KARACHI: The bus is veering towards Kala Pul; in the women’s compartment, Rida, a broadcast journalist, notices a man harassing another woman, who looks visibly uncomfortable. As she pleads with the man, Rida tells him to "please move to the men’s compartment and to stop teasing the woman. Instead of moving away, the man replies in a matter of fact tone: “Why are you so concerned for her? I’m not doing anything to you.”
Frustrated, Rida pushes the man. He stumbles, falling down the bus steps, and lands outside the vehicle next to a canteen store department. As the man gets up, people gather around and start inquiring what has happened. A naval police officer posted nearby joins the crowd, and upon learning what happened, slaps the man.
For the next two days, Rida notices the harasser has stopped travelling on the bus. “Women have to be resilient,” she cautions. That resilience often means helping other women out when they are in trouble. Reflecting back on the incident, she adds, “I was thinking about the miseries of women commuters.”
In a metropolis comprising more than 20 million citizens where there are no adequate measures available for public transportation to a large segment of society, one cannot imagine the anguish women experience while travelling on buses and rickshaws— not only physical, but emotional and mental too.
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Owing to various socio-economic reasons, more and more women are stepping out of their houses, but the unavailability of a proper and safe public transport makes life difficult for them. An Urban Resource Center report on transportation published last year, for example, found that most female commuters experience some form of sexual harassment while using public transport.
Women who participated in the study shared similar narratives: Men in cars or on motorbikes stop next to them, offering them a lift, often persistently. When women refuse and continue waiting for their bus/ride, men start pestering them and harassing them.
Inside the bus, women say men routinely occupy seats in the women’s compartment, and refuse to leave when asked to do so. Those travelling in rickshaws complain of a different form of harassment, especially when they are alone: rickshaw drivers often stare at them through their large rear-view mirrors, often adjusting the mirrors to provide a better view.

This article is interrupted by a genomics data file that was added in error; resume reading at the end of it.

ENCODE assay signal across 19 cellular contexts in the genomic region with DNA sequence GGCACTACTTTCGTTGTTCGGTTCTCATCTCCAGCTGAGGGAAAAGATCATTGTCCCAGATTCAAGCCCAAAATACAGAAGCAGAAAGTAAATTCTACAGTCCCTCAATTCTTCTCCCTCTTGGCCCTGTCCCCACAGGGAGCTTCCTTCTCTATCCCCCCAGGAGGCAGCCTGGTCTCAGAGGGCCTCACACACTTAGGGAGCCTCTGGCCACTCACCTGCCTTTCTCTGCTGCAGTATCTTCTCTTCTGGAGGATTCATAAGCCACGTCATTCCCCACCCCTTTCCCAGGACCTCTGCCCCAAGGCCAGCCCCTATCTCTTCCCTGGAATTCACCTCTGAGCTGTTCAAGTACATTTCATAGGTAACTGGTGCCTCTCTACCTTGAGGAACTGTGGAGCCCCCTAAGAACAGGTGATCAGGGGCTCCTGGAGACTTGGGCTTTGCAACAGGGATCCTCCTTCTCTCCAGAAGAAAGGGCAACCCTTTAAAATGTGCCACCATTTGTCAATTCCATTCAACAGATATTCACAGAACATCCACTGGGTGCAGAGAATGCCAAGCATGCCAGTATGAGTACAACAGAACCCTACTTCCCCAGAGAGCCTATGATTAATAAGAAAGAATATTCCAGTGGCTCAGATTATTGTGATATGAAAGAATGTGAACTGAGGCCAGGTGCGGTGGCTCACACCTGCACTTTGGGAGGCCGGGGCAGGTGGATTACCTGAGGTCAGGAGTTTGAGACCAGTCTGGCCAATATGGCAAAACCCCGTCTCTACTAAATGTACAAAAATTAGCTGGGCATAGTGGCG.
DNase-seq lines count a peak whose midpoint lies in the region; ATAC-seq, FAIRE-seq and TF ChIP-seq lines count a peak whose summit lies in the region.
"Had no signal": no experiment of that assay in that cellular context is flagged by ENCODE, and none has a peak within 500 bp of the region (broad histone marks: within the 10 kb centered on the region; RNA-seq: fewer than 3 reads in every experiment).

Some women said they have started covering themselves in order to avoid harassment — or at least to feel more secure — while others felt that a proper and safe public transport network would help increase their job opportunities.
Hafza says that using public transport—especially for those who commute to work and school—is nothing short of an ordeal. For the twenty-one-year old who has to commute back and forth from her university, difficulties and harassment have become daily affairs.
For one, there is no room to stand on the cramped buses, and even when there is, she is forced to put up with constant harassment. It doesn’t help that the seats next to the railing separating the male and female compartments are both troublesome and prickly; they also give men room to harass women through the railing’s gaps. “Men stare, sing vulgar songs, or deliberately try to touch us,” she complains.
Unbridled sexual harassment is particularly an issue every other woman is forced to confront. Bena, who works as a senior clerk in a government department, is tired of seeing men occupy space in women’s compartments, where harassment usually occurs when men crowd the space. “Not only is the women’s compartment already much smaller,” she complains, “I often find men sitting there even when the men’s compartment has empty seats!”
Many men, she adds, also make it a point to exit from the women’s gate, and on their way out, ‘accidentally’ touch against a woman. Bena also hates the seat located above the engine: aside from being an uncomfortable spot for anyone, it places the sitter in direct view of the men’s compartment. Backache and postural problems are the least of Bena’s worries when she constantly has to be on guard to avoid constant stares from the men.